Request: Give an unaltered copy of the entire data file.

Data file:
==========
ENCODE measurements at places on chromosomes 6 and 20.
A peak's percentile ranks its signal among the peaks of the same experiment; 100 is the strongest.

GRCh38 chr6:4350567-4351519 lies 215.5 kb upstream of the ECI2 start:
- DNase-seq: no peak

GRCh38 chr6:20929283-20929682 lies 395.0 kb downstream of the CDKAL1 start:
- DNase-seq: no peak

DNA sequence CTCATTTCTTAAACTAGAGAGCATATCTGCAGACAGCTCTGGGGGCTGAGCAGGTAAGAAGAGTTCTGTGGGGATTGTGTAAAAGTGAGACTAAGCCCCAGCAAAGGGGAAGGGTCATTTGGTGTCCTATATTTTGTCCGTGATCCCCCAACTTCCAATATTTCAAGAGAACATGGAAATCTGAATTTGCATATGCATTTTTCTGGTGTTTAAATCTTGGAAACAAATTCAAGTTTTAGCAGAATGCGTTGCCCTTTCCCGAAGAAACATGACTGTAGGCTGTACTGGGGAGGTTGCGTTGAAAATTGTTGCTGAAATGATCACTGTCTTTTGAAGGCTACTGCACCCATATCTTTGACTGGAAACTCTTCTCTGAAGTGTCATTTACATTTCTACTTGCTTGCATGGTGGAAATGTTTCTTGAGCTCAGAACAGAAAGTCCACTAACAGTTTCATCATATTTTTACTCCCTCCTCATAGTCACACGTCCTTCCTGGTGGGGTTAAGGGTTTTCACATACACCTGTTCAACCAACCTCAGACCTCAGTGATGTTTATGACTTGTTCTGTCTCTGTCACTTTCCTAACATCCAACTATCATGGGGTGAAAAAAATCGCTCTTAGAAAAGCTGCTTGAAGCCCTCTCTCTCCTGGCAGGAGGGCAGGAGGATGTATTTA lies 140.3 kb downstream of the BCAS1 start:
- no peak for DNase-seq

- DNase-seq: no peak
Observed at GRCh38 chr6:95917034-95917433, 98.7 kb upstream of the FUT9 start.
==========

ENCODE measurements at places on chromosomes 6 and 20.
A peak's percentile ranks its signal among the peaks of the same experiment; 100 is the strongest.

GRCh38 chr6:4350567-4351519 lies 215.5 kb upstream of the ECI2 start:
- DNase-seq: no peak

GRCh38 chr6:20929283-20929682 lies 395.0 kb downstream of the CDKAL1 start:
- DNase-seq: no peak

DNA sequence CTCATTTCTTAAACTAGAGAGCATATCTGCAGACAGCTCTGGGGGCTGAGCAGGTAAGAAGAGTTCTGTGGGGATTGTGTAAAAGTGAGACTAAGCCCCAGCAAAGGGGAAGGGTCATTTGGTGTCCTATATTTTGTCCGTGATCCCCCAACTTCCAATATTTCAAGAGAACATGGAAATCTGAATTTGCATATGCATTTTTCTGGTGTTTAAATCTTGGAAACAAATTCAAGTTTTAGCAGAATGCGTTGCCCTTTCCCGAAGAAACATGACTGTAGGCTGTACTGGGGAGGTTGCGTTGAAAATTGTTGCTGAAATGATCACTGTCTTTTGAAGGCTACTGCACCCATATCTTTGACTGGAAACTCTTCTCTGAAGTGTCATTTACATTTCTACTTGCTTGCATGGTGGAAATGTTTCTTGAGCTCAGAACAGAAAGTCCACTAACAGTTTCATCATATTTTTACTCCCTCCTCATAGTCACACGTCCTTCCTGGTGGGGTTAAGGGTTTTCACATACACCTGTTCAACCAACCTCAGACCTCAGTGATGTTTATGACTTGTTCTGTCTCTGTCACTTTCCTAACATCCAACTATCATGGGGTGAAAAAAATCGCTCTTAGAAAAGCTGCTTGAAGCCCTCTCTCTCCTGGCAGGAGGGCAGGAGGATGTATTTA lies 140.3 kb downstream of the BCAS1 start:
- no peak for DNase-seq

- DNase-seq: no peak
Observed at GRCh38 chr6:95917034-95917433, 98.7 kb upstream of the FUT9 start.